This section will detail any defects that the aircraft is operating with when it has been dispatched in accordance with the Minimum Equipment List (MEL). It allows the crew to check the reference for that particular MEL entry where they can see any limits imposed by the defect, any maintenance action required to be carried out, and any operating procedures the crew have to follow.
Aircraft Defects Section
This section of the technical log is where the pilots will log any systems or instruments that have become inoperative during the flight. They will include as much detail as possible about when the defect occurred, any relevant ECAM or EICAS warnings, or any other pertinent information.
Learn about EICAS and ECAM monitoring systems on modern aircraft.
Flight Attendant/Cabin Crew Section
This section is used to record non-safety items in the cabin that need maintenance. Examples would include inoperative equipment such as boilers or ovens, wear and tear in the cabin etc.
Anything related to safety such as First Aid Kits (FAKs) that have been used in flight, missing life jackets or damaged safety signs have to be entered in the main defects section of the tech log.
Dent and Buckle Chart
Unfortunately things bump into aircraft. And sometimes, aircraft bump into things.
This chart is a diagram of the aircraft showing all dents on the aircraft (and there’s usually quite a few!). On the walk-around if you notice any dent or buckle this is where you will check if it has already been recorded (together with any maintenance action carried out by engineering).
If you spot a new dent then it will have to be reported to the mechanic. Even what looks like a small, innocuous bit of damage can have serious repercussions (for example weakening the aircraft structure, or interfering with the airflow around the aircraft probes).
Flight Records Section
A flight record is carried out for each sector the aircraft flies. Times will be logged here – both “block times” (from when the aircraft is pushed back to when it arrives at the gate), and “flight time” (the time from take-off to landing).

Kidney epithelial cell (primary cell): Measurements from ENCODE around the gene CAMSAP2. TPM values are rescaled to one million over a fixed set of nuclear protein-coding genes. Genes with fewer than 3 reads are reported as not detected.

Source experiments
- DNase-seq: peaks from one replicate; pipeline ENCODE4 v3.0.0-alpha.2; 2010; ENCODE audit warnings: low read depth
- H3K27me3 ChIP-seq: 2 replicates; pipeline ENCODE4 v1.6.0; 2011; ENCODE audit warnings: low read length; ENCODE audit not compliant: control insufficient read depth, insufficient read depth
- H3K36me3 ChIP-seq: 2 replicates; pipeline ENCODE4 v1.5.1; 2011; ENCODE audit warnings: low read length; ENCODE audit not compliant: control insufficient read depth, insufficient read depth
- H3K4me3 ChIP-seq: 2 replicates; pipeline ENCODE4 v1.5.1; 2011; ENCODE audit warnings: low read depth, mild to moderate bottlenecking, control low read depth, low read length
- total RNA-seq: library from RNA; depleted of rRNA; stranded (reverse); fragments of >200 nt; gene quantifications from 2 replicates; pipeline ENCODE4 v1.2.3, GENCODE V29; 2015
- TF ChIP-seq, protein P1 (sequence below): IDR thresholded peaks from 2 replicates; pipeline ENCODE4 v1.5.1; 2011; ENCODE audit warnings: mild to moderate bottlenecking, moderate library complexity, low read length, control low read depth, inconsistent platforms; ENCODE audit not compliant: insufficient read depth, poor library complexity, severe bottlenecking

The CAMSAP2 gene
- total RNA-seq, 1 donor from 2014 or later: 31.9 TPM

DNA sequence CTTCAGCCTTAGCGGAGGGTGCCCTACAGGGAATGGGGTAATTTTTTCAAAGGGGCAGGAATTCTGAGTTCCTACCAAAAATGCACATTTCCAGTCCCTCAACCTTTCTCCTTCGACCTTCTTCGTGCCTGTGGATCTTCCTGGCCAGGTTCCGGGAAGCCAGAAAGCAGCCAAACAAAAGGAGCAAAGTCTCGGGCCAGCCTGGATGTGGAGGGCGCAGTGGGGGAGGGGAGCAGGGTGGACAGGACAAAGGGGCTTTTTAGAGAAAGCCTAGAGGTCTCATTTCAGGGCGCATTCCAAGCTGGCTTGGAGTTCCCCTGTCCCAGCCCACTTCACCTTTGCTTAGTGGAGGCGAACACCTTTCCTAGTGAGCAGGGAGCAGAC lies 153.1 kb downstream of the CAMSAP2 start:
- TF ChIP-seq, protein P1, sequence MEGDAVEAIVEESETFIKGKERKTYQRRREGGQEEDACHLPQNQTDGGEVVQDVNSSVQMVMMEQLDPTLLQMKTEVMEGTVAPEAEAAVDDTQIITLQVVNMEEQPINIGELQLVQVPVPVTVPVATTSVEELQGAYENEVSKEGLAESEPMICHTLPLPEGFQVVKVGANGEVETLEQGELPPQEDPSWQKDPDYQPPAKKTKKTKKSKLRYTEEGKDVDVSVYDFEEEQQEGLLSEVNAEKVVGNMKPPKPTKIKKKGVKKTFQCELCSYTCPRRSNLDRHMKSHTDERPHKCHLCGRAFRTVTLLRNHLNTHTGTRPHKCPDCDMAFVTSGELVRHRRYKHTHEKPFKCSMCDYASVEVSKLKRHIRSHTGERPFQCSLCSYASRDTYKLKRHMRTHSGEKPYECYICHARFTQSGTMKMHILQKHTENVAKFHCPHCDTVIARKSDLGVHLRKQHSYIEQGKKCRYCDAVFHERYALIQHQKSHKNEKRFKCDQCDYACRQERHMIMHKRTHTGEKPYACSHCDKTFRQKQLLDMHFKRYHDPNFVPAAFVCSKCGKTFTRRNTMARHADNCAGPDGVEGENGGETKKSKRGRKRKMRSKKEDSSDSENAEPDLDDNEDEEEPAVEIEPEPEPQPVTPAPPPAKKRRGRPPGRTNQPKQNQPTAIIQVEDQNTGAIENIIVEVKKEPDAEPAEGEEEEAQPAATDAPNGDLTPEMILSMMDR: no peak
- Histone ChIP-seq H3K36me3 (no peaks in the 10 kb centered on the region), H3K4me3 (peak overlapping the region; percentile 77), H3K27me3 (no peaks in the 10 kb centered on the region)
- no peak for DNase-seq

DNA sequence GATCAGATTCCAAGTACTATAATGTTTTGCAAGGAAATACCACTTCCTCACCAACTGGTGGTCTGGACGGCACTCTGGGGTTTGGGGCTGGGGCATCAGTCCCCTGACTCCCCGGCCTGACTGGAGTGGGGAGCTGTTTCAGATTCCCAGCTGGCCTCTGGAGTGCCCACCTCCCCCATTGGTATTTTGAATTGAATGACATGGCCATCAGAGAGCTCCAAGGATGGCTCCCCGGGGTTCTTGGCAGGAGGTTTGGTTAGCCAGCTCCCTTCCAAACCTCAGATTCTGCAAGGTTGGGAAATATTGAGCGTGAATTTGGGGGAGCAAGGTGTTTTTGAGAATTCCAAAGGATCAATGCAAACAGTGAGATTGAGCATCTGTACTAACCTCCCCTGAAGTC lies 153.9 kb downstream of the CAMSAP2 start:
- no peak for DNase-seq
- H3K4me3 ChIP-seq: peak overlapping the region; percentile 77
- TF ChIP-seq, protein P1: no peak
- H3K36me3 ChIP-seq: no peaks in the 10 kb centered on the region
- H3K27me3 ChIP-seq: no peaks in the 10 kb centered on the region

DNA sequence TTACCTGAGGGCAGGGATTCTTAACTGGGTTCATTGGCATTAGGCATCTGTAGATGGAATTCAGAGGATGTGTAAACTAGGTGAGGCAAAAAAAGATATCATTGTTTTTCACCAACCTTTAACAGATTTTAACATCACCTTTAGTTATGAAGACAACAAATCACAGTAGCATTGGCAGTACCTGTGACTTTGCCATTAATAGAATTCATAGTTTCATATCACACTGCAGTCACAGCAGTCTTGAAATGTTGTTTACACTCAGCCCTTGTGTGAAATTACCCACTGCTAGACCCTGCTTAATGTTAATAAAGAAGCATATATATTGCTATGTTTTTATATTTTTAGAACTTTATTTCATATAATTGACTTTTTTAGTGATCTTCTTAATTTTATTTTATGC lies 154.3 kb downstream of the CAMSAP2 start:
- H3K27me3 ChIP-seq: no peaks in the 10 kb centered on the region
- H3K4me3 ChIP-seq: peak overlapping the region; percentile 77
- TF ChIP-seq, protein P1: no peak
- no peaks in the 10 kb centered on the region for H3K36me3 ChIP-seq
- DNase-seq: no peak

Any fluid uplifts such as engine oil or hydraulic fluid will be recorded here, together with a reference for any maintenance action carried out on the aircraft.
Fuel uplift details will be recorded here – the amount of fuel in the tanks prior to refuelling; the amount of fuel in gallons or litres uplifted; the Specific Gravity (“SG”) of the fuel; and the total fuel on board.
Lastly, on this page is a section for the captains signature – by signing this they are certifying the aircraft meets the relevant safety requirements, there is sufficient fuel on board and the aircraft is safe for flight.
How is the Tech Log used at the end of the flight?
On arrival at the gate, once the aircraft is shutdown and the shutdown checklist is complete the captain will complete the Tech Log for that sector.
They will record the flight times, engine oil and fuel levels on arrival and any defects encountered during the flight.
The mechanic will review the Tech Log and deal with any defects that have been reported by the crew.
Tech Log: Further Reading
Humorous Tech Log Entries b737.org.uk
Aircraft Technical Log – aircraftengineer.info
Electronic Technical Logbook at Swiss Intl. Airlines – aircraftit.com
Electronic Technical Logbook – Aviation Today
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Pete has been flying aircraft for the last 20 years. He has flown everything from light piston aircraft up to heavy jets as both First Officer and Captain. He’s currently enjoying life flying the Airbus A330 for a major international airline.